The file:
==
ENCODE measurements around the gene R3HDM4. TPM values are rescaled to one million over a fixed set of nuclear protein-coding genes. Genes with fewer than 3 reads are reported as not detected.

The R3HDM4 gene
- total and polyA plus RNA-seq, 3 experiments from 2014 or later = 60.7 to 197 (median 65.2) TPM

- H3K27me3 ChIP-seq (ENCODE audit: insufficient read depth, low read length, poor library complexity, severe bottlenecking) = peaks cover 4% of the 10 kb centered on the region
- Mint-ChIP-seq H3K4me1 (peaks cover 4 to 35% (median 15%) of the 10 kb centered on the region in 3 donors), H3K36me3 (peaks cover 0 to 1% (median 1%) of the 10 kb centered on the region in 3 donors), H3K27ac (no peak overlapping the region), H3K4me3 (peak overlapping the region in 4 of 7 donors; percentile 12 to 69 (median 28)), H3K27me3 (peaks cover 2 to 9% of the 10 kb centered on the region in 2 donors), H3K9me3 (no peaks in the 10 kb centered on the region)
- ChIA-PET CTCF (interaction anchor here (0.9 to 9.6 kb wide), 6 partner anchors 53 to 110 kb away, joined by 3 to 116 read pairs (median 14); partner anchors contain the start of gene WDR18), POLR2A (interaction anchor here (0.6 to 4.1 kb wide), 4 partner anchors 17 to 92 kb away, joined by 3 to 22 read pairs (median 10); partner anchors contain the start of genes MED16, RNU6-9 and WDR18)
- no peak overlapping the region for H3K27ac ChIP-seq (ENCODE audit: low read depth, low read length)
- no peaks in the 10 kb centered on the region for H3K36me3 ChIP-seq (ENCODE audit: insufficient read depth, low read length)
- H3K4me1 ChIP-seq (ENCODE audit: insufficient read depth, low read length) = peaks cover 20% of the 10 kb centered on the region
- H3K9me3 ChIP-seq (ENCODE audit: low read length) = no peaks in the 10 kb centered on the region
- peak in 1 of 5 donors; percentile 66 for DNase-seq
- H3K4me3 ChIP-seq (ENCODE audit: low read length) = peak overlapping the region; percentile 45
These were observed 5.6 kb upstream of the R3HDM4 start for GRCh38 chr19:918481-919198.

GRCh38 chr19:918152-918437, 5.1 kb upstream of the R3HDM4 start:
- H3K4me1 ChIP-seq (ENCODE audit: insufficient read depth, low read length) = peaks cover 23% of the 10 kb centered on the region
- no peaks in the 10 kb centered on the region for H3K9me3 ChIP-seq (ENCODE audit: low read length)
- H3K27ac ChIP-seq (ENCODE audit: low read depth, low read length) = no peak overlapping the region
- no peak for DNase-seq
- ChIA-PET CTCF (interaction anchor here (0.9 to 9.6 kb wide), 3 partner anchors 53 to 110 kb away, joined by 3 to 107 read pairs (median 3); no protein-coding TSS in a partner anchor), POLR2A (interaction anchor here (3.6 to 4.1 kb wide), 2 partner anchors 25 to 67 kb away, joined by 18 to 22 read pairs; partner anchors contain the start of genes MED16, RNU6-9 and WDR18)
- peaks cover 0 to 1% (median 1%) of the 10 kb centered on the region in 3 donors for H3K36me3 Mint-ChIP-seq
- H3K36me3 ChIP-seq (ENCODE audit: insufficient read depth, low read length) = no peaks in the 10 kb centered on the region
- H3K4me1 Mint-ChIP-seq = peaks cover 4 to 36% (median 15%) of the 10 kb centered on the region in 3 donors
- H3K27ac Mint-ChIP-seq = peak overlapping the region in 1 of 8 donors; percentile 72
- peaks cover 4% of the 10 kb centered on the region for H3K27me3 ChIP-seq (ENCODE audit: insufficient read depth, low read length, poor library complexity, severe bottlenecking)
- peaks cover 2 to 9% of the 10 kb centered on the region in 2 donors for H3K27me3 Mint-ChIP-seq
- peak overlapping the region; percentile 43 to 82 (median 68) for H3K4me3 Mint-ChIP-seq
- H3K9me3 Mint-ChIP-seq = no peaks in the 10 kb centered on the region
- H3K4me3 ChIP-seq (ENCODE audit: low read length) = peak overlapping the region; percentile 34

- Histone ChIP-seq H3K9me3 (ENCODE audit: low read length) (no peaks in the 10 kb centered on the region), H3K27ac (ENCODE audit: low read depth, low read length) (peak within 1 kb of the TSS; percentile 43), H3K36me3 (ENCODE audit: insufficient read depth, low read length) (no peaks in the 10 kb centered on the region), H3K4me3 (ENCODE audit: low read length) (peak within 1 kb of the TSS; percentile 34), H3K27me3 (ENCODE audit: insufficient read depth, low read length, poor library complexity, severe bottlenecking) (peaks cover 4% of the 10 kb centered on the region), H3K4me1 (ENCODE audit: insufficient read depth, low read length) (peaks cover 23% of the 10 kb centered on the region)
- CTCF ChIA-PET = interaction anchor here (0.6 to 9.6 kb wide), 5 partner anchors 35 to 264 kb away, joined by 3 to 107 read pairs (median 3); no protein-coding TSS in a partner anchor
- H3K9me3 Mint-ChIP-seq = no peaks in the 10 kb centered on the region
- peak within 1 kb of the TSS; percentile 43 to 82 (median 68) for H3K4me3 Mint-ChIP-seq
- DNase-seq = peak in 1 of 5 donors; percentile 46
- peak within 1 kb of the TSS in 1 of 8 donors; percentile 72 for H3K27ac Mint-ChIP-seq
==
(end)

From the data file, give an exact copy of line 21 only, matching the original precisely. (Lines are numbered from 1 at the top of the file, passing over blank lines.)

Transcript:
- H3K36me3 ChIP-seq (ENCODE audit: insufficient read depth, low read length) = no peaks in the 10 kb centered on the region